RNA interference (RNAi) is a powerful tool for functional genomics with the capacity to comprehensively analyze host-pathogen interactions. High-throughput RNAi screening is used to systematically perturb cellular pathways and discover therapeutic targets, but the method can be tedious and requires extensive capital equipment and expensive reagents. To aid in the development of an inexpensive miniaturized RNAi screening platform, we have developed a two part microfluidic system for patterning and screening gene targets on-chip to examine cellular pathways involved in virus entry and infection. First, a multilayer polydimethylsiloxane (PDMS)-based spotting device was used to array siRNA molecules into 96 microwells targeting markers of endocytosis, along with siRNA controls. By using a PDMS-based spotting device, we remove the need for a microarray printer necessary to perform previously described small scale (e.g. cellular microarrays) and microchip-based RNAi screening, while still minimizing reagent usage tenfold compared to conventional screening. Second, the siRNA spotted array was transferred to a reversibly sealed PDMS-based screening platform containing microchannels designed to enable efficient cell loading and transfection of mammalian cells while preventing cross-contamination between experimental conditions. Validation of the screening platform was examined using Vesicular stomatitis virus and emerging pathogen Rift Valley fever virus, which demonstrated virus entry pathways of clathrin-mediated endocytosis and caveolae-mediated endocytosis, respectively. The techniques here are adaptable to other well-characterized infection pathways with a potential for large scale screening in high containment biosafety laboratories.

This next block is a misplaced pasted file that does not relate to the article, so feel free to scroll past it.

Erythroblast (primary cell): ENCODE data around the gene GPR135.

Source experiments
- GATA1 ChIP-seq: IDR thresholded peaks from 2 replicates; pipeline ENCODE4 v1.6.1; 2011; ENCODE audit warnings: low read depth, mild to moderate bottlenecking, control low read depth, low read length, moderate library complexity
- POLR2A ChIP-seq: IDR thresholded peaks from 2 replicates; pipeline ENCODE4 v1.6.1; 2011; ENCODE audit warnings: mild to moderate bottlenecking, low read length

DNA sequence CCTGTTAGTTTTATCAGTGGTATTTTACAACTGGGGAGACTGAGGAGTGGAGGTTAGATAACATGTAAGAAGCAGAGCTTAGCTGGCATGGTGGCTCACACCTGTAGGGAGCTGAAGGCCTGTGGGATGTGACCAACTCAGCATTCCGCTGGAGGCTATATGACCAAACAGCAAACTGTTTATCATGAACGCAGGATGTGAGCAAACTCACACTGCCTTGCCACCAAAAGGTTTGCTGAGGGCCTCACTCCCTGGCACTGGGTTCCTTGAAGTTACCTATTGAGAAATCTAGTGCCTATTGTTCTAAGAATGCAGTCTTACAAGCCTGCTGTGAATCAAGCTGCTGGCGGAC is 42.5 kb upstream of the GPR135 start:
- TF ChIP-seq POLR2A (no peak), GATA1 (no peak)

7. Treatment with antibiotics that interfere with peptidoglycan biosynthesis inhibits chloroplast division in the desmid Closterium.

    PubMed

    Matsumoto, Hiroko; Takechi, Katsuaki; Sato, Hiroshi; Takio, Susumu; Takano, Hiroyoshi

    2012-01-01

    Charophytes is a green algal group closely related to land plants. We investigated the effects of antibiotics that interfere with peptidoglycan biosynthesis on chloroplast division in the desmid Closterium peracerosum-strigosum-littorale complex. To detect cells just after division, we used colchicine, which inhibits Closterium cell elongation after division. Although normal Closterium cells had two chloroplasts before and after cell division, cells treated with ampicillin, D-cycloserine, or fosfomycin had only one chloroplast after cell division, suggesting that the cells divided without chloroplast division. The antibiotics bacitracin and vancomycin showed no obvious effect. Electron microscopic observation showed that irregular-shaped chloroplasts existed in ampicillin-treated Closterium cells. Because antibiotic treatments resulted in the appearance of long cells with irregular chloroplasts and cell death, we counted cell types in the culture. The results suggested that cells with one chloroplast appeared first and then a huge chloroplast was generated that inhibited cell division, causing elongation followed by cell death.

  8. Treatment with Antibiotics that Interfere with Peptidoglycan Biosynthesis Inhibits Chloroplast Division in the Desmid Closterium